• Board member, Floyd Middle School Foundation.

Real estate interests

  • Personal residence in Powder Springs, purchased in 2015 for $405,000.
  • Rental property in Austell valued at $127,000
  • Townhouse in Smyrna valued at $37,000.
  • Spouse: 302 acres of farmland near Springfield and Williamsville, Ill.
  • Spouse: Small vacation property in Bradenton, Fla., valued at $84,000

Other investments

  • Automatic Data Processing
  • Exxon Mobil
  • Johnson & Johnson
  • Pfizer
  • Procter & Gamble
  • Resources Connection
  • Walt Disney Co.

Payments from state agencies

  • None disclosed.

Friends and Family

  • Wilkerson’s wife, Penny, works in marketing for Chick-fil-a restaurants.

Campaign contributions

Wilkerson has raised more than $112,000 in political donations since 2010. The breakdown by election cycle:

  • 2010: $15,304
  • 2011-12: $17,839
  • 2013-14: $51,223
  • 2015-16: $28,025
  • Wilkerson has also loaned his campaigns $14,000, of which $7,500 has been repaid.
  • Reported cash on hand (April 2016): $5,305

Top donors

  • $7,051 Rep. Stacey Evans & other Democratic lawmakers
  • $8,500 Georgia Trial Lawyers Association
  • $5,160 Georgia Society of CPAs
  • $4,300 Georgia Association of Educators
  • $4,000 Cobb County Association of Educators
  • $2,900 Georgia Dental Association
  • $2,400 American Federation for Children
  • $2,025 Rukia Rogers, Smyrna, Ga., owner The Highland School
  • $2,000 The Barnes Law Group
  • $2,000 Malone Law Firm, Atlanta, Ga.
  • $1,600 Georgia Federation of Teachers

Campaign selfies

Wilkerson’s campaign reimbursed him for $3,012 in political expenses in May 2014 without disclosing the end recipient, as required by state law. Disclosures of other campaign reimbursements to him before and after that date have included those details.

Campaign-to-campaign donations

Candidates may give campaign funds to other candidates, a practice that some say provides a legal means to circumvent contribution limits. A 2003 bill to ban such transfers altogether passed in the Senate but died in the House. Wilkerson’s campaign made these donations:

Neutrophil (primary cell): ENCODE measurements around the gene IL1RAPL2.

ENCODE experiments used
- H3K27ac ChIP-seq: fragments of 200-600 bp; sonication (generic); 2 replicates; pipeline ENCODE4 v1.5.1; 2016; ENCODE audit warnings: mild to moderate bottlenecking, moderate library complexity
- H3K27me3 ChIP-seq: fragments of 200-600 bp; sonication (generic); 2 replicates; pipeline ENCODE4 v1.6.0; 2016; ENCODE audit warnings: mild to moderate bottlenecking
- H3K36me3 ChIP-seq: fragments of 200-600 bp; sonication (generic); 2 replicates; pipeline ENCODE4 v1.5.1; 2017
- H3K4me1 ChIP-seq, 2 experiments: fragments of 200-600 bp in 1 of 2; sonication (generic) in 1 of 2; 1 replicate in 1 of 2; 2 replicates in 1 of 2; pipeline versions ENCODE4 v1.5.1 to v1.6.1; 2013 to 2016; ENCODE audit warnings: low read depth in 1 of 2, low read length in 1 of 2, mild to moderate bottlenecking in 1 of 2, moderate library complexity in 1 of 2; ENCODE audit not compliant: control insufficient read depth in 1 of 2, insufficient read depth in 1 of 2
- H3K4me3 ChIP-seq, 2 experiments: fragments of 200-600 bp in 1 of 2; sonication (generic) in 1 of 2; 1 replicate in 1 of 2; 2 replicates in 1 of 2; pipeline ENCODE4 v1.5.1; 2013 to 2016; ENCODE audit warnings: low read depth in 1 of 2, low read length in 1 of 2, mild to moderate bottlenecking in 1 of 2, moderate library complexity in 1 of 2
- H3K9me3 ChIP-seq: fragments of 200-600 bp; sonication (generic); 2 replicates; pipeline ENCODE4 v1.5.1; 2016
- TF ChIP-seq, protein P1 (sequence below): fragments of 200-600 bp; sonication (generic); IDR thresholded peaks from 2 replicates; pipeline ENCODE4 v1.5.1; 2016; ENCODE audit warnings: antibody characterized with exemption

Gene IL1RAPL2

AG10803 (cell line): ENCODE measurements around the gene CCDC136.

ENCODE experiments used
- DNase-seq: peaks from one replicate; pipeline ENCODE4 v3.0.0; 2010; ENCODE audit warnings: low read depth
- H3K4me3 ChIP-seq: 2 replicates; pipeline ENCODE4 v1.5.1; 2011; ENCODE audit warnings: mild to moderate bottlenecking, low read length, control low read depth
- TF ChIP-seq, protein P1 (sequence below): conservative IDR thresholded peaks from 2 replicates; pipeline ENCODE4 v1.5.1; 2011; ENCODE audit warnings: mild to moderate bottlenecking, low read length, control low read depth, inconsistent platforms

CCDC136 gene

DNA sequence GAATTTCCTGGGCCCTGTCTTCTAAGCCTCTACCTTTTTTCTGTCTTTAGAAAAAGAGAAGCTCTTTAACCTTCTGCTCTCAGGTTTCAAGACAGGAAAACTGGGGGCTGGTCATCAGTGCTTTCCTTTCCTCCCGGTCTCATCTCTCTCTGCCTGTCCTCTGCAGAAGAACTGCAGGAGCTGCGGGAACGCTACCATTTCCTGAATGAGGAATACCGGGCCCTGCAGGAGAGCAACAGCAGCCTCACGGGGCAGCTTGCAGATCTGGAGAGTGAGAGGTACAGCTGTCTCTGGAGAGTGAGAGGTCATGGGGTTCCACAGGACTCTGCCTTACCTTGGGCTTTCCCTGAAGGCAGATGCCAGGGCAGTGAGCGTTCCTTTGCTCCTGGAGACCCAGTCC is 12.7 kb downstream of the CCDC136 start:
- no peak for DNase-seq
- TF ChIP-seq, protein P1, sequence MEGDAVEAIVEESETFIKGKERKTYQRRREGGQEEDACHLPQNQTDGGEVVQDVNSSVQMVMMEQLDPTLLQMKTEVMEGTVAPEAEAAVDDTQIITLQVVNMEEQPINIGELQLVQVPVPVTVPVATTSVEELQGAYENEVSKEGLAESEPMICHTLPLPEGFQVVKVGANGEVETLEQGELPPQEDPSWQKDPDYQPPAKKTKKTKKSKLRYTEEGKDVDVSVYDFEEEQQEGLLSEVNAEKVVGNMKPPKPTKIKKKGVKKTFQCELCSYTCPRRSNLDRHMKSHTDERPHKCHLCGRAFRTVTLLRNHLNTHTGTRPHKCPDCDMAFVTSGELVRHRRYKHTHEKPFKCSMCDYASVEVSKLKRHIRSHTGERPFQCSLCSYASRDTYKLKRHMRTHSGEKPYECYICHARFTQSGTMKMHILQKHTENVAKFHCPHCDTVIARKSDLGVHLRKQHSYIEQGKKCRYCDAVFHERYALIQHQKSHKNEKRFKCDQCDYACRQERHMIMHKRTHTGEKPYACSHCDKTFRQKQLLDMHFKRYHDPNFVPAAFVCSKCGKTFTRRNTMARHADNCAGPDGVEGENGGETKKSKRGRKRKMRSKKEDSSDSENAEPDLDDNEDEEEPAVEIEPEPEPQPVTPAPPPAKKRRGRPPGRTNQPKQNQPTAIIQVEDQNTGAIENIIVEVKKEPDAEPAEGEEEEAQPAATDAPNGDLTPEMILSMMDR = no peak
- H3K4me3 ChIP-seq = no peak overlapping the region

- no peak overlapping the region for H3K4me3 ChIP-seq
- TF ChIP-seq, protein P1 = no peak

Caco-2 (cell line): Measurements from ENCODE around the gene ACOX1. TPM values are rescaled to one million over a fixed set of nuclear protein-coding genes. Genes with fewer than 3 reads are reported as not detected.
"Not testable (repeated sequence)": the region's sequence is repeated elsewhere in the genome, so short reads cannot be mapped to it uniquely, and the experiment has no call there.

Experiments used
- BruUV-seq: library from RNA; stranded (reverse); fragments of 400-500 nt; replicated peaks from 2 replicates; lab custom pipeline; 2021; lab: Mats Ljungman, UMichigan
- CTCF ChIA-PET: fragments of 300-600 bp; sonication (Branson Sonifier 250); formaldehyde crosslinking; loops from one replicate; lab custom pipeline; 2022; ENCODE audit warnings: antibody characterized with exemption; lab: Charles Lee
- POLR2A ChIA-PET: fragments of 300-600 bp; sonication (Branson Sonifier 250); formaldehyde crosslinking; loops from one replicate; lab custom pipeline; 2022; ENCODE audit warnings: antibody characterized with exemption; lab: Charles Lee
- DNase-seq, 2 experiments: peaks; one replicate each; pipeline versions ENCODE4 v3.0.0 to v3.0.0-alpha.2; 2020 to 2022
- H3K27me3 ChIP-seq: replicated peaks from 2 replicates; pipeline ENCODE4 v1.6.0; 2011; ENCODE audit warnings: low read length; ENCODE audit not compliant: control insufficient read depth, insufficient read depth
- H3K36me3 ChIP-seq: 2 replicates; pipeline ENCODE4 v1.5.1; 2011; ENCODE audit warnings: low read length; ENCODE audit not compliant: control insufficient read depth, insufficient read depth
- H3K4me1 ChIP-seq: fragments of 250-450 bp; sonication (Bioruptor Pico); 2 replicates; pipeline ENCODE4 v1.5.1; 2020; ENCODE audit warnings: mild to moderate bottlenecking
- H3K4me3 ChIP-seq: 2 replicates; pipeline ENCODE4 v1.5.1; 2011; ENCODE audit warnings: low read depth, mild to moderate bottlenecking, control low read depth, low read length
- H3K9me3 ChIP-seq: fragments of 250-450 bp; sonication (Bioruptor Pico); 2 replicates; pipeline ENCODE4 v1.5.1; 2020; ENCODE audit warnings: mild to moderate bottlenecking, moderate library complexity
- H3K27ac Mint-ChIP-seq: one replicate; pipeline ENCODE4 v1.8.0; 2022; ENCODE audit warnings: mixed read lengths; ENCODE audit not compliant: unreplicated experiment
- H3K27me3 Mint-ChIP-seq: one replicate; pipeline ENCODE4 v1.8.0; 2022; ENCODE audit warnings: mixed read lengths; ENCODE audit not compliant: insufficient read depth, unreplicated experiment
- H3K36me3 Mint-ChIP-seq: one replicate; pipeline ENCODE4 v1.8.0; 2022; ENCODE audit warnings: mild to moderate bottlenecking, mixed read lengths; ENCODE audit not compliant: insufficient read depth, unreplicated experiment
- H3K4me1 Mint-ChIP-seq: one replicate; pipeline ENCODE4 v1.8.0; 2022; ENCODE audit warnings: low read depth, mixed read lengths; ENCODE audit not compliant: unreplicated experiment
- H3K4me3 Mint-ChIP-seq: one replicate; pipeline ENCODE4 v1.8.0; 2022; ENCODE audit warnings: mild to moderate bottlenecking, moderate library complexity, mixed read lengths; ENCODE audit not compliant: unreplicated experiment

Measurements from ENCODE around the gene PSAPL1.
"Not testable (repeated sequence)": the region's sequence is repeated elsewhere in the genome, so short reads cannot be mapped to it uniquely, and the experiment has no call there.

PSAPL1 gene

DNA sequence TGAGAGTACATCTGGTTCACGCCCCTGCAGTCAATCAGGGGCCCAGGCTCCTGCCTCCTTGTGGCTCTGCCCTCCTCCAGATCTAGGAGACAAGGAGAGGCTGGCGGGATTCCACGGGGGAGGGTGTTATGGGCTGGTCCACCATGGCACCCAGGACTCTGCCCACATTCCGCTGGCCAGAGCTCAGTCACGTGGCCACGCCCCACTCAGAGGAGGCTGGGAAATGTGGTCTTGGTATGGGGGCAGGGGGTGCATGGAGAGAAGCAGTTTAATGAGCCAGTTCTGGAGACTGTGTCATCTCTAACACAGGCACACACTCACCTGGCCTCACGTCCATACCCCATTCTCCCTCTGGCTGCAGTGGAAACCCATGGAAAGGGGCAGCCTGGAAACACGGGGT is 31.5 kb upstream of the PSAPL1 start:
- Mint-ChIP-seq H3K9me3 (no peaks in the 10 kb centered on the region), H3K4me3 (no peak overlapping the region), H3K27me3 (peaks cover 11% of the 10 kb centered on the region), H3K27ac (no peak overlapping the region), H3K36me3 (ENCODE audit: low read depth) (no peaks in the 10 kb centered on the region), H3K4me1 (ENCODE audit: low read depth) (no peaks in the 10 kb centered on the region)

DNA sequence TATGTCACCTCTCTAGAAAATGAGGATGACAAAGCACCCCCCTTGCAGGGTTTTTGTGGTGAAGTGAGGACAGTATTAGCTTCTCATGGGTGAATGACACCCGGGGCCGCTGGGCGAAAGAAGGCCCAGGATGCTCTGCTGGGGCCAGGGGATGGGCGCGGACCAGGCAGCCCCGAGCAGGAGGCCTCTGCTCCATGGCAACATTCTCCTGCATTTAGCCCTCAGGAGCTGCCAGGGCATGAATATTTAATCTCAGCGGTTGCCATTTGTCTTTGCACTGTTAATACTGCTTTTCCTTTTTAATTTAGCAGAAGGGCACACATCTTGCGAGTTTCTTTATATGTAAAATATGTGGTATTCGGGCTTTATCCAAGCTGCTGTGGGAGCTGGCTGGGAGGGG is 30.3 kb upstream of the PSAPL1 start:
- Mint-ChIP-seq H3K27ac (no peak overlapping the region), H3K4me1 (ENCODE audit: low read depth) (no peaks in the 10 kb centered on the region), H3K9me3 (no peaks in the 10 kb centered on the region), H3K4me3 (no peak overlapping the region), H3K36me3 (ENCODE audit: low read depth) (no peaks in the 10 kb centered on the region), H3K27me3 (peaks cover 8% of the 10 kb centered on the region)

• 2010: $100
  • 2011-12: $4,375
  • 2013-14: $5,700
  • 2015-16: $500
Lobbyist freebies

Since 2010, lobbyists have reported spending a modest $2,100 on meals and other gifts for Wilkerson. (The American Federation for Children also reported $4,467 in lobbying expenses for Wilkerson in 2012, which paid for a newspaper ad chastising him and other communications promoting charter schools, not gifts.) The big spenders: Comcast ($490), Georgia Power Co. ($300).
  • 2010: $9
  • 2011: $846
  • 2012: $491
  • 2013: $183
  • 2014: $309
  • 2015: $271
  • 2016: $24 through March 31

    Committee days & travel expenses

    When out of session, legislators may collect $173 per day plus mileage for committee meetings or other official business. Those living within 50 miles of the Capitol are taxed on these payments, originally intended to cover out-of-town members’ food and lodging.

  • 2011: $1,899 (10 days)
  • 2012: $1,719 (9 days)
  • 2013: $3,133 (17 days)
  • 2014: $2,034 (11 days)
  • 2015: $3,422 (17 days)

    Updated Jan,. 15, 2017